Digital delivery of financial services, improving access and efficiency, driving down provider and consumer costs and potentially strengthening financial inclusion, is seen by most governments as a high priority. However, the development of tax systems has sometimes seemed to run in the opposite direction, adding costs to digital delivery, potentially impeding digital roll-out and creating disparities between the taxation of traditional and digital delivery of similar products and services.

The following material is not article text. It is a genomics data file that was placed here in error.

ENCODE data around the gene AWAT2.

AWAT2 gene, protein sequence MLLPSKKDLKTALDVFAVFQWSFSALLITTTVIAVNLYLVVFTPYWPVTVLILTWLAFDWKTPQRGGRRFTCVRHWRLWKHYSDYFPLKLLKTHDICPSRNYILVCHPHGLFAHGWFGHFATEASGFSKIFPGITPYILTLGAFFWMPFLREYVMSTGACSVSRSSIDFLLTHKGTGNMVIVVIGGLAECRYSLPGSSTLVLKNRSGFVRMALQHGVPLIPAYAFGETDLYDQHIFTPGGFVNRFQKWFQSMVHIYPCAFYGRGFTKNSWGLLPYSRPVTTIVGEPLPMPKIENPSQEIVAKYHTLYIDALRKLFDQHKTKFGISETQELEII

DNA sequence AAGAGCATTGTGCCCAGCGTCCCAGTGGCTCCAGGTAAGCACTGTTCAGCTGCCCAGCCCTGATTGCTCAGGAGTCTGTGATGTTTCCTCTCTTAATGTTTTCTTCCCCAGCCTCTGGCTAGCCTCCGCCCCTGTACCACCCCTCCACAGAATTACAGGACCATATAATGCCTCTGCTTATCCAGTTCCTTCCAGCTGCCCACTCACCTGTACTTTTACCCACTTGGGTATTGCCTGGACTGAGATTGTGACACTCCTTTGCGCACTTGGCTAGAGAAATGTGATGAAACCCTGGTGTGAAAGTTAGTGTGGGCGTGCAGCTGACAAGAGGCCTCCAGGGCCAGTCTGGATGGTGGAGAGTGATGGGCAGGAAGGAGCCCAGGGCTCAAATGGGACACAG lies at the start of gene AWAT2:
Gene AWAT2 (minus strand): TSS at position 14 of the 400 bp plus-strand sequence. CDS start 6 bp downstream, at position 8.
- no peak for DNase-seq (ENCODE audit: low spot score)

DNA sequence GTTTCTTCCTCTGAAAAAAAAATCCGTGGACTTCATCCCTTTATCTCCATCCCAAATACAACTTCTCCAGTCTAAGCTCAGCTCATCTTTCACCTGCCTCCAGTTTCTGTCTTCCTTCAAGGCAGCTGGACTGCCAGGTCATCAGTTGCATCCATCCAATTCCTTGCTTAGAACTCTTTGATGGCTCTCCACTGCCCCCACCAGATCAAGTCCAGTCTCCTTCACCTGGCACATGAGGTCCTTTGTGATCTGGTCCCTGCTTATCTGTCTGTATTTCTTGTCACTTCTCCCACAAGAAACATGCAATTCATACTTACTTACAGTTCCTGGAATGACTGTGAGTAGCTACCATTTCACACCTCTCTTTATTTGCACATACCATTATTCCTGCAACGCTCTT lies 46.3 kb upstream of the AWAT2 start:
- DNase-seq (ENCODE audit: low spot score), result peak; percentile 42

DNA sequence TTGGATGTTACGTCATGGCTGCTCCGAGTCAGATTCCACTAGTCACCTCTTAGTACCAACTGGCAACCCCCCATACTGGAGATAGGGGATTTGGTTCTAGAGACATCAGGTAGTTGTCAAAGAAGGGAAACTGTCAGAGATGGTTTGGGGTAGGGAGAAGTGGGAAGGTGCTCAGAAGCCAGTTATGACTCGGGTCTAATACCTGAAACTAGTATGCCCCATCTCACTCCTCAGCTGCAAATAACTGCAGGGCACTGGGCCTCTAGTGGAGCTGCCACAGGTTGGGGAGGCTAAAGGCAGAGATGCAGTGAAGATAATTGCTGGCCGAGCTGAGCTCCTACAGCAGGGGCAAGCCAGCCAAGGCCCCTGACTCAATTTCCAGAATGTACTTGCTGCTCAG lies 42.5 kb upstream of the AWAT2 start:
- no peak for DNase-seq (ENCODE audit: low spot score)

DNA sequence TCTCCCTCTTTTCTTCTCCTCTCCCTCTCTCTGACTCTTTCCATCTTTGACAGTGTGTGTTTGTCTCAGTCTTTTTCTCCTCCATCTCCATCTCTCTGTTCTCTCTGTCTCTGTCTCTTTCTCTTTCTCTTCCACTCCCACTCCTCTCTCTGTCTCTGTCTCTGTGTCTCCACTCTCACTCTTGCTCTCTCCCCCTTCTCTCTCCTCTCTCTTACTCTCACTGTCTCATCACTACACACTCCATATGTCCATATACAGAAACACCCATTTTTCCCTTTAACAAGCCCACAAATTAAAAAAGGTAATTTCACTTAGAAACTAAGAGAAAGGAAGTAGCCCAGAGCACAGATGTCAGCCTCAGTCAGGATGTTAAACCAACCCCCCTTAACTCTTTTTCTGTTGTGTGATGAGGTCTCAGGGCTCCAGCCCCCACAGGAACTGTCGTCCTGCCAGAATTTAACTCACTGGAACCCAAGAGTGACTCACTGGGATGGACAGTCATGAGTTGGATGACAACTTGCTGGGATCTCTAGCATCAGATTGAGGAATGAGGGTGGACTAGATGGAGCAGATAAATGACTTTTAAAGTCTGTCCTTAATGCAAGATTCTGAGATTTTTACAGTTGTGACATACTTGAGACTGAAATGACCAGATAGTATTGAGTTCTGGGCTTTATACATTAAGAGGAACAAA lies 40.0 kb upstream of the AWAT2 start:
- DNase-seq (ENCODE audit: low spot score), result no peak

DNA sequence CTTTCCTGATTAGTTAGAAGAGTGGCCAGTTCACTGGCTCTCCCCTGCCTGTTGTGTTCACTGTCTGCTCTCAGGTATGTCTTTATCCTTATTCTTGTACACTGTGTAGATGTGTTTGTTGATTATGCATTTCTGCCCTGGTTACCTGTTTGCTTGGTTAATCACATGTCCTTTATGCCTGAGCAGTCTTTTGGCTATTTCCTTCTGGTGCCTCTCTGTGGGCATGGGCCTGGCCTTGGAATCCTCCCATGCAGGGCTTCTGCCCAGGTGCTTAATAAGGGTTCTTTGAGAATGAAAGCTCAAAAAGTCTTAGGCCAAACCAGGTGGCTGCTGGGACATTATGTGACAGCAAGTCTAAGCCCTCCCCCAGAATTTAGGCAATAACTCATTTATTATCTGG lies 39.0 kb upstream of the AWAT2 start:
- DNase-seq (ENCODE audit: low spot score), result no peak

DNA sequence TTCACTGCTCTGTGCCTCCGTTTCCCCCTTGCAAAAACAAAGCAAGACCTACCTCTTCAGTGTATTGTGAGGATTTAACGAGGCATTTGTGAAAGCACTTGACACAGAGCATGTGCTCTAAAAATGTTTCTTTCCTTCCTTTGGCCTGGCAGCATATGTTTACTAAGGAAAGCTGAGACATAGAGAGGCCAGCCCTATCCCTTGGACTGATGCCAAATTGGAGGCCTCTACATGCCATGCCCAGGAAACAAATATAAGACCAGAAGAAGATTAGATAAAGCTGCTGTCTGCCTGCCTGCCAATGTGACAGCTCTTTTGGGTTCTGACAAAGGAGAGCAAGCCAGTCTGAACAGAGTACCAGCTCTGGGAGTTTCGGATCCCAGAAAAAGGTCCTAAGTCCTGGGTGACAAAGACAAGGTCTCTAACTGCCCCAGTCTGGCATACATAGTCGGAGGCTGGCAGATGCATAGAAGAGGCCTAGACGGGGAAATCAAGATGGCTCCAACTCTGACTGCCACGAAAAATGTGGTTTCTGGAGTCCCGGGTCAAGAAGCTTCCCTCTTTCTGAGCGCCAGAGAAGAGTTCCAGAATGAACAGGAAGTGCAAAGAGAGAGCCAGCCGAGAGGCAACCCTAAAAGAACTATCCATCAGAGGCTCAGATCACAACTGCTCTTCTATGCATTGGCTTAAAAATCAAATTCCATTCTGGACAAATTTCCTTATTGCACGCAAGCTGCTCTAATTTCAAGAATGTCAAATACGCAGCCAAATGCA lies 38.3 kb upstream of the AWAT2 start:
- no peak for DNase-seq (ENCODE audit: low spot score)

Our research team, led by Chris Wales, is working on a background paper that aims at illuminating those disparities by providing a comparative analysis of the taxation of traditionally and digitally-delivered financial services, across a group of low-income and lower-middle-income countries. The paper will enhance our understanding of how such services are currently taxed, identifying the common threads, inconsistencies and opportunities for improvement in the design of this part of the tax system. It will enable government officials and researchers to identify more easily features of their own systems, or of systems they are researching, that may distort the local market, add costs or hamper progress towards digital delivery and financial inclusion. It will facilitate the development of more rational policy, better aligned with broader government economic and social policy objectives.